Calculating the flight cost, he estimated that a round trip from Kuala Lumpur to Singapore would cost about RM350.
“Let’s say not a lot of people go, just a thousand — airlines would be able to capture RM350,000! Six days = RM2.1 million. This doesn’t even count our neighbours from other countries like the Philippines and Thailand,” he added. (The airports themselves would also enjoy a little financial boost from taxes, landing fees, etc., although 6,000 extra passengers over six days is a tiny blip in overall passenger traffic.)
Addressing the broader impact of such a trip, Saddiq also noted that people would not be coming to the country solely to attend a concert, only to turn around and go immediately back home with no eating or shopping involved. They’d likely be here for at least a full day and night… and money would be spent!
“Coming from afar by flights, they aren’t only going to attend a two- to three-hour concert. They’ll definitely be eating and walking around,” he posted. “Let’s assume that someone spends RM500 in just a single day. 1,000 travellers = RM500,000, six days = RM3 million.
“This is a huge sum of money that can be generated,” he wrote in his tweet. It’s reasonable to assume that quite a few of those people would also get hotel rooms in the city, as well – boosting those businesses’ bottom lines and adding to Malaysia’s tourism receipts.
“While we’re over here arguing over Malaysia hosting concerts, countries out there are grabbing golden chances to generate economic surplus,” Saddiq concluded.
And those economic opportunities are plentiful. Vendors setting up outside the concert venue, for example, could potentially see a month’s worth of income over the course of a single six-day concert event. Veteran journalist Norman Goh explained this in his tweet (scroll to the end).
In fact, while writing this, I was reminded of my long-ago days working as a manager in Domino’s Pizza in Denver, Colorado. The store I worked in at one point was near a popular concert venue called Fiddler’s Green Amphitheatre, so whenever they had a big show, we’d set up a mobile pizza sales unit. The logistics were a bit complex – getting hundreds of personal-size pizzas shuttled repeatedly from the store to the kiosk set up outside the concert venue – and we had to staff for it like crazy. But the sales of all those little pizzas always, always pushed our store to the highest-performing top spot in the whole district for the month, and typically added a hefty sum to the quarterly bonuses for managers.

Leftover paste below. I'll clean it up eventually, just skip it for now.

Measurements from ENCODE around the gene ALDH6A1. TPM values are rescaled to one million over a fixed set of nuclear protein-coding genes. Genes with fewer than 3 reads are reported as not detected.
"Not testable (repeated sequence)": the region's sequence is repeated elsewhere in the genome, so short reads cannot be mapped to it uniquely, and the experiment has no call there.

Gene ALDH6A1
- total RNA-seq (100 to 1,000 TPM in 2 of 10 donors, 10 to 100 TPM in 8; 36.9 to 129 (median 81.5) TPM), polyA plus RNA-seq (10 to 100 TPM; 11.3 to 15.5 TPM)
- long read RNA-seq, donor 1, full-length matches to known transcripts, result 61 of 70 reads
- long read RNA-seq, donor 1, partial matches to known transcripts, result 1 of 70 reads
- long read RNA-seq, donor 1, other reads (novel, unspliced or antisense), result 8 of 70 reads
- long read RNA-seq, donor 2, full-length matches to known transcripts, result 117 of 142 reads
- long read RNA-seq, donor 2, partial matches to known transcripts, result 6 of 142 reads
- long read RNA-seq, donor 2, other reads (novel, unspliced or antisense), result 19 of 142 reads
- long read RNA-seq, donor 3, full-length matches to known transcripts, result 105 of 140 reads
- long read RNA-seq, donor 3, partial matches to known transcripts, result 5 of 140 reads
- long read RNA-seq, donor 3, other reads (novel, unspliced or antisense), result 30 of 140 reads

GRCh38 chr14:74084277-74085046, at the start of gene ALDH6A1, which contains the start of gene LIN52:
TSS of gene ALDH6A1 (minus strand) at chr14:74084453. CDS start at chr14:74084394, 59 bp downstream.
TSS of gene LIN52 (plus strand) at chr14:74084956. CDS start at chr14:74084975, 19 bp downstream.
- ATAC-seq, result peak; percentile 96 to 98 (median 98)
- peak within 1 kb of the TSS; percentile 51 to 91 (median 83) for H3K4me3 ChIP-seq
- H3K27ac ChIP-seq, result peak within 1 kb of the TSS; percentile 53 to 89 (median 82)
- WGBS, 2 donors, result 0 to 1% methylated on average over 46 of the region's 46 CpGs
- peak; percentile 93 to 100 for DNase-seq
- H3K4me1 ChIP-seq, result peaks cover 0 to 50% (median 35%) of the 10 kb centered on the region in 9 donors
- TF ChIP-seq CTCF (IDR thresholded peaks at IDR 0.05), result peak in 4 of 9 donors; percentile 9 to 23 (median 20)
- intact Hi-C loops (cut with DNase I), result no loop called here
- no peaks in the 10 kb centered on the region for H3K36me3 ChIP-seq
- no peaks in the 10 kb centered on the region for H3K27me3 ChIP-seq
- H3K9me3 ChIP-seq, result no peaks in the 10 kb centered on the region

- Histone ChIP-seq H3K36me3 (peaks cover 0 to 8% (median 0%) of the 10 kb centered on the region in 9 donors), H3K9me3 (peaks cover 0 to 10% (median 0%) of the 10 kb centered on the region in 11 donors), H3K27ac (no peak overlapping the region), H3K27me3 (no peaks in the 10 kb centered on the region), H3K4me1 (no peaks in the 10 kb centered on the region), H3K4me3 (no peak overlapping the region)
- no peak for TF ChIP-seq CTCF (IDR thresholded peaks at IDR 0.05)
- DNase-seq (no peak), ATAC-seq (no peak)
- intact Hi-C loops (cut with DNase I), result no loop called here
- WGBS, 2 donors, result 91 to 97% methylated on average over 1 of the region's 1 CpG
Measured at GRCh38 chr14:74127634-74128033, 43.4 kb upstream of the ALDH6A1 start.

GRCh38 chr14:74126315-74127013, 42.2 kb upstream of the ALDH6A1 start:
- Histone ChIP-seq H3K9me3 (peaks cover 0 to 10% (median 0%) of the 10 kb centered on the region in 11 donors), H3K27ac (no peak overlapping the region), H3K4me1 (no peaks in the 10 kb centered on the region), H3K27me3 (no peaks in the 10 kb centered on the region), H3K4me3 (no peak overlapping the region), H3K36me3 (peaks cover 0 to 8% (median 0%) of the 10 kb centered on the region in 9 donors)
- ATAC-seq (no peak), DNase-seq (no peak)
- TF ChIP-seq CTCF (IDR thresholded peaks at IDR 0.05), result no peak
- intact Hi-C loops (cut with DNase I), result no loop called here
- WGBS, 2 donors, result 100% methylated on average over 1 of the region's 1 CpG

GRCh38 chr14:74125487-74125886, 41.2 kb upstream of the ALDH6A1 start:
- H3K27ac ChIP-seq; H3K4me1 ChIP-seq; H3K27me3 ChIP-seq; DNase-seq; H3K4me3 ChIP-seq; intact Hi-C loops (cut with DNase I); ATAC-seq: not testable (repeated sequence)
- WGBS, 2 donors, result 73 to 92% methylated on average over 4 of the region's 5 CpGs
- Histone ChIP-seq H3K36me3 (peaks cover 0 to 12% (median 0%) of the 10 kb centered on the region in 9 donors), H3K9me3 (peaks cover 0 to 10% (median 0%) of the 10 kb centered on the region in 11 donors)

This was like 30 years ago and we still cleaned up selling those little pizzas. I think they were only $2 or $3 each. But multiply that by thousands of concertgoers leaving the show, all amped up and hungry, and you can see how financially lucrative concerts can be to the surrounding community.
Here, you’ve got not a franchisee of a global pizza chain, but small-scale “mom and pop” type food vendors, selling local treats. The example Mr Goh noted in his tweet saw one woman making RM4,500 in a night selling RM3 donuts – RM4,000 of which was profit! And there’s no way she was the only vendor setting up shop outside the concert venue. There were doubtlessly many others. The economic impact of a big concert extends far, far beyond the actual show itself.
Critics have predictably piled on, saying that instead of calls from the usual quarters for Malaysia to “ban” this or that artist from performing here, the country should strive to be more welcoming.
Obviously, there are surely some musical acts that would admittedly be inappropriate here. But mainstream bands like Coldplay, and artists like Taylor Swift and Beyoncé aren’t especially outrageous or provocative at all, and if it was just a matter of adhering to a reasonable and straightforward code of conduct while performing here, I have to believe most acts would happily abide by that. After all, concert tours are stupendously lucrative for these musicians.
But when tour organisers are confronted with a lengthy list of dos and don’ts, a calendar peppered with prohibited dates, a reputation for intolerance, and even a growing perception of not welcoming foreigners, perhaps it’s all just a bit too much to be getting on with, and they and the international artists they represent simply look to other countries.
It’s a shame, too, because performers and artists do seem to genuinely enjoy their fans here in Malaysia, and when they do perform here, it’s easy to see how hungry the people are for big concerts and quality entertainment.
For now, though, all those Malaysian fans will have to content themselves with the one lone Coldplay date scheduled in November… but you can bet a lot of them are trying to get tickets to one of the many Singapore shows for Coldplay or Taylor Swift, meaning our neighbour to the south will reap financial rewards not just from their own residents, but from Malaysia’s, as well.
Editor’s note: The tweets from Syed Saddiq have been edited to correct an error in translation from the original media source.